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This eBook from the Gutenberg Project consists of approximately 154 pages of information about The Young Trail Hunters.

The suggestion seemed to be a good one, for it was no sooner made than adopted, and we had barely time to reach the desired location, ere they were upon us.

“Steady,” said Jerry; “let me give ’em one;” and taking deliberate aim’ he fired, killing one of the ponies, thereby forcing its rider to mount behind one of the others; but on they came towards us, as fast as their horses could bring them.

“Now’s your’ time,—­fire!” said Jerry.

I brought my rifle to my face and blazed away; seemingly, however, without effect.

“That won’t do.  If you can’t shoot surer’n that, you’d better load and let me do it,” said Jerry.

The Indians were now so close that several of their arrows fell about us, two or three striking the rock behind and shivering to pieces, and enabling us to recognize among them, the two who had hailed us but a short time before.

“The treacherous cusses,” said Jerry.  “I’ll pay them fellows off, afore I git through with ’em, or my name ain’t Jerry Vance, sartin.”

The Indians appeared to be in no hurry to come within range of our rifles, but kept well out of the way, occasionally coming furiously to wards us, and as we raised our rifles to our faces, they would hastily throw themselves over upon the sides of their animals for protection, and ride rapidly away.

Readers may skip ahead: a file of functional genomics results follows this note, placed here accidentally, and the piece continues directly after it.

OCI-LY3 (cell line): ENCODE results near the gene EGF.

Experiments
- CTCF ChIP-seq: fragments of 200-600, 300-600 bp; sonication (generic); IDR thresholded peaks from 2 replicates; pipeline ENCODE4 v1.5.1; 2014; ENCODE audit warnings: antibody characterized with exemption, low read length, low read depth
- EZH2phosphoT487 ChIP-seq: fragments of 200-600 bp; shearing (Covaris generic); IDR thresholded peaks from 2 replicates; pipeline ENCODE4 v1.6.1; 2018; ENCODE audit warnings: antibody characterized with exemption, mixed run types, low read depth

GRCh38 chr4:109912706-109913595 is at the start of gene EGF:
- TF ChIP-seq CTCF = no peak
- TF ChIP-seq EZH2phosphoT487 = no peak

“They ain’t goin’ to hurt us much in this way,” said I to Jerry.

“No; but they’re going to tire us out, for it’ll soon be dark, and we’ve got neither water nor food here; besides them fellers’ eyes arc like cats’,—­they kin see ez well in the dark, ez we kin in the daytime.  We kin hold ’em safe enuff now, but we must git a way from here before dark.  There goes for El Chico,” said Jerry, suddenly bringing his rifle to his face; and the next instant, an Indian fell heavily from his horse, and was instantly caught up from the ground by one of his companions, thrown across the horse before him and the party once more galloped out of range.

CHAPTER XIII.

“I reckon we’d better mount and ride slowly towards camp,” said Jerry.  “Ef we do we shall get there some time ter-night, but ef we stay here we shan’t, that’s sartin.”

“Do you suppose they’ll follow us?” inquired I.

“Sartin sure,” responded Jerry; “but I reckon by good engineerin’ we kin keep ’em off, so that their arrers won’t hurt us much:  it’s a mighty lucky thing they ain’t got no firearms.”

We immediately mounted our horses and rode out upon the plain.  The instant the Indians saw us they began whooping and yelling, as though we had done the very thing, they most desired; but Jerry was strong in the opinion that it was our best course and we continued on.

Every few minutes they would make a rush towards us, and we would turn and bring our rifles up; and then they would wheel and rapidly ride away out of possible range, when we would continue our course towards camp.

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